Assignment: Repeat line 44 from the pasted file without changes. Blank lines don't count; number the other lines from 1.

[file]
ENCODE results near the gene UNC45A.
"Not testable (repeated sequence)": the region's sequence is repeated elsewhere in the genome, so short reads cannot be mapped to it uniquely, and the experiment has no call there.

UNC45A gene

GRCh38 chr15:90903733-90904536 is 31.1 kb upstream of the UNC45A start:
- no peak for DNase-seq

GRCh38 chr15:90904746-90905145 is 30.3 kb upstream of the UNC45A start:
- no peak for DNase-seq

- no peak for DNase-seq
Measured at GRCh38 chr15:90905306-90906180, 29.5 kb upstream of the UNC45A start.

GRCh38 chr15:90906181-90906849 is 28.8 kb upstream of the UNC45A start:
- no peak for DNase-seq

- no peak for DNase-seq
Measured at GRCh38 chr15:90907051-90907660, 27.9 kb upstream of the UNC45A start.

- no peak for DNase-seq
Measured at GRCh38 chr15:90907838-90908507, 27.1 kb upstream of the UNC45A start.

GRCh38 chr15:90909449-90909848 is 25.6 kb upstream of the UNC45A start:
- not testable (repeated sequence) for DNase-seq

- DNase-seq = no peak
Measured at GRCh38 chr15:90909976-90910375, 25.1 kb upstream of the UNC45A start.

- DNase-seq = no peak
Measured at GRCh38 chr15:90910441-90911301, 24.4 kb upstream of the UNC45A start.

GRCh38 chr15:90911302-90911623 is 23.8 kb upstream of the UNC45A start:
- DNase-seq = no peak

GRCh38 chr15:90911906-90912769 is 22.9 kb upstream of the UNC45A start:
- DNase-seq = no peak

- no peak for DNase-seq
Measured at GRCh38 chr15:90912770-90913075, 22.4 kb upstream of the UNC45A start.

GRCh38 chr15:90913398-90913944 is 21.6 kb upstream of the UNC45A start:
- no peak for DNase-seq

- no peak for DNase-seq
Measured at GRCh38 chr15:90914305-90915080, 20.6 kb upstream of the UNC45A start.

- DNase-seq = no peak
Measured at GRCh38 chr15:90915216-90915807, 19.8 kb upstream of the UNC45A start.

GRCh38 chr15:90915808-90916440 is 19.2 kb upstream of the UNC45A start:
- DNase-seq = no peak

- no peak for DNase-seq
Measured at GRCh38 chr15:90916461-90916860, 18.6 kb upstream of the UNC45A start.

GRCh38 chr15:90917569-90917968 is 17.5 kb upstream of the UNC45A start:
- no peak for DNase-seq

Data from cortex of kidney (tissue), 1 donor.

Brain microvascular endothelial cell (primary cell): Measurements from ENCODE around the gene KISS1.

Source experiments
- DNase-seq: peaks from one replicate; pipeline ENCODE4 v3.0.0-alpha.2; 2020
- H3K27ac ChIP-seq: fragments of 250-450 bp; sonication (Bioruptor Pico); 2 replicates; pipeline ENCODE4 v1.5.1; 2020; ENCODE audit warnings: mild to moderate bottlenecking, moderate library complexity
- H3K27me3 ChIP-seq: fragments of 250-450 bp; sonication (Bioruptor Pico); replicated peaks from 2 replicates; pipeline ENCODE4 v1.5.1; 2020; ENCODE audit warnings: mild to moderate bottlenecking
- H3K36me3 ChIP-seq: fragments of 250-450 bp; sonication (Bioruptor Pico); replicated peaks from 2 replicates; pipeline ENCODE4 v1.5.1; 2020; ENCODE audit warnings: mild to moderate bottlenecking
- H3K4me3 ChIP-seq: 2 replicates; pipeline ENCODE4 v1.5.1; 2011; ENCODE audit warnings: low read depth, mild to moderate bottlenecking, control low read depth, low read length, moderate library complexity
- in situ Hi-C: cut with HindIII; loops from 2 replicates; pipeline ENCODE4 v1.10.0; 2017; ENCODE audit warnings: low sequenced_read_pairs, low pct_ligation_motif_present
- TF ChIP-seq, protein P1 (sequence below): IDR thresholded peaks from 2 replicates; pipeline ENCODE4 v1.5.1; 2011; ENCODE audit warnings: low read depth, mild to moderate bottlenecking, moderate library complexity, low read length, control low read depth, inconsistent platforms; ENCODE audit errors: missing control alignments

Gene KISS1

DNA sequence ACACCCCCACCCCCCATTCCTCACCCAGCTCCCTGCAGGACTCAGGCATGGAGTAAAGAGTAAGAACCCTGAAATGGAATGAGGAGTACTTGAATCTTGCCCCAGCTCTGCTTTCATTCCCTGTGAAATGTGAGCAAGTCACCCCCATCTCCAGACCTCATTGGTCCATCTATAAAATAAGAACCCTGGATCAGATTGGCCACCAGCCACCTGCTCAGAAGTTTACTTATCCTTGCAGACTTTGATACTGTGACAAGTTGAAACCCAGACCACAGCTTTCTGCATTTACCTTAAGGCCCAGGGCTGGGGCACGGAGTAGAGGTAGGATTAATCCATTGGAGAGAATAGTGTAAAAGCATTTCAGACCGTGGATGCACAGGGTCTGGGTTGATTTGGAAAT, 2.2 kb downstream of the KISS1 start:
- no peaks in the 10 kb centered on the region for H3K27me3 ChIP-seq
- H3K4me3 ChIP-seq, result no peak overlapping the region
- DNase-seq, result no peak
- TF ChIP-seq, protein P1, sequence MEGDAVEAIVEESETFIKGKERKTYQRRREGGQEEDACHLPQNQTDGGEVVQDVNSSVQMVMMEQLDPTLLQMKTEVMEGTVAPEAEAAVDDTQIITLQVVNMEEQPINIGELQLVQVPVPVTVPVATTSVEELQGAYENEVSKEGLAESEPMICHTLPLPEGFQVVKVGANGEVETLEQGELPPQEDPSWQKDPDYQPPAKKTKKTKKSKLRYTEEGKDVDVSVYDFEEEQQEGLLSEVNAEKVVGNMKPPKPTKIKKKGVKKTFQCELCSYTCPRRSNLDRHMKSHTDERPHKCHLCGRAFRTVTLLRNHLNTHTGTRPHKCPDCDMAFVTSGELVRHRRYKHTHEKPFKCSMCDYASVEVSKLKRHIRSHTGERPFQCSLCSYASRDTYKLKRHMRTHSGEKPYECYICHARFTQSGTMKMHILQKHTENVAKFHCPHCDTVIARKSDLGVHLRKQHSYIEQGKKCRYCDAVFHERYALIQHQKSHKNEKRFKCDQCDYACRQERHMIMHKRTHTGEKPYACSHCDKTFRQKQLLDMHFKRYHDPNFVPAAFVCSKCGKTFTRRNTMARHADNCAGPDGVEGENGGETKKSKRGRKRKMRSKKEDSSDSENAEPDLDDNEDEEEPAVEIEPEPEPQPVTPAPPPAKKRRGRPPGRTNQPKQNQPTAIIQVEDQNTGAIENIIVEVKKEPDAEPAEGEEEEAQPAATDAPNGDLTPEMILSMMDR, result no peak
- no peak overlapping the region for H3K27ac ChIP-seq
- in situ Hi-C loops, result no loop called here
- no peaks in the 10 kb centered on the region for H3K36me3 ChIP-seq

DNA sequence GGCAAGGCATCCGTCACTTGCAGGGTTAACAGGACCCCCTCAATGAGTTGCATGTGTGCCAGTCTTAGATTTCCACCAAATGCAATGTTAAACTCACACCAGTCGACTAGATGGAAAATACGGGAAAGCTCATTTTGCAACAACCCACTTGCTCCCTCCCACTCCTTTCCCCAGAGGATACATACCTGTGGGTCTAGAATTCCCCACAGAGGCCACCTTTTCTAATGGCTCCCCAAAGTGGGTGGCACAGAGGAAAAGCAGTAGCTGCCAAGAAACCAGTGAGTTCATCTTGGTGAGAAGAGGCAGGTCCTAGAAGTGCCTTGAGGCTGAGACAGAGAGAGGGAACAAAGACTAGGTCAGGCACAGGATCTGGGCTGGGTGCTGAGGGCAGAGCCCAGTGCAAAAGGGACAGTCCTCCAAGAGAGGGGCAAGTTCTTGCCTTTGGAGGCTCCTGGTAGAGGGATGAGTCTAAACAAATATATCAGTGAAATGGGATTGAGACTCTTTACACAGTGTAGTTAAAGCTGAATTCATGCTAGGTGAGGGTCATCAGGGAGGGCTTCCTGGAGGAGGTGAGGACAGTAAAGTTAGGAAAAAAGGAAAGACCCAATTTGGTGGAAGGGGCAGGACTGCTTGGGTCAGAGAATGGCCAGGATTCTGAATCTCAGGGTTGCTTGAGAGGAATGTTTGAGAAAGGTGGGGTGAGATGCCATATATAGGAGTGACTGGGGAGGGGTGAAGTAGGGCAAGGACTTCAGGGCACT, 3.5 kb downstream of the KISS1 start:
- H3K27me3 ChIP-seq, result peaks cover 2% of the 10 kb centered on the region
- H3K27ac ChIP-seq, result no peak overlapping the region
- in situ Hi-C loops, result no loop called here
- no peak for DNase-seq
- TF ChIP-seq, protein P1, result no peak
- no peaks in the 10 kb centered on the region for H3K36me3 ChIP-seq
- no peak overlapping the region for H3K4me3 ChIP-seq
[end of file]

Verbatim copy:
- H3K27ac ChIP-seq: fragments of 250-450 bp; sonication (Bioruptor Pico); 2 replicates; pipeline ENCODE4 v1.5.1; 2020; ENCODE audit warnings: mild to moderate bottlenecking, moderate library complexity